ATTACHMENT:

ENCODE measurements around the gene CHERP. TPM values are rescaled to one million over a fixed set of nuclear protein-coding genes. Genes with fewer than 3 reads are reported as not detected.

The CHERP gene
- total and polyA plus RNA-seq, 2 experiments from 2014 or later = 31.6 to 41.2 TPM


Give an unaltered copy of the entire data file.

ENCODE measurements around the gene CHERP. TPM values are rescaled to one million over a fixed set of nuclear protein-coding genes. Genes with fewer than 3 reads are reported as not detected.

The CHERP gene
- total and polyA plus RNA-seq, 2 experiments from 2014 or later = 31.6 to 41.2 TPM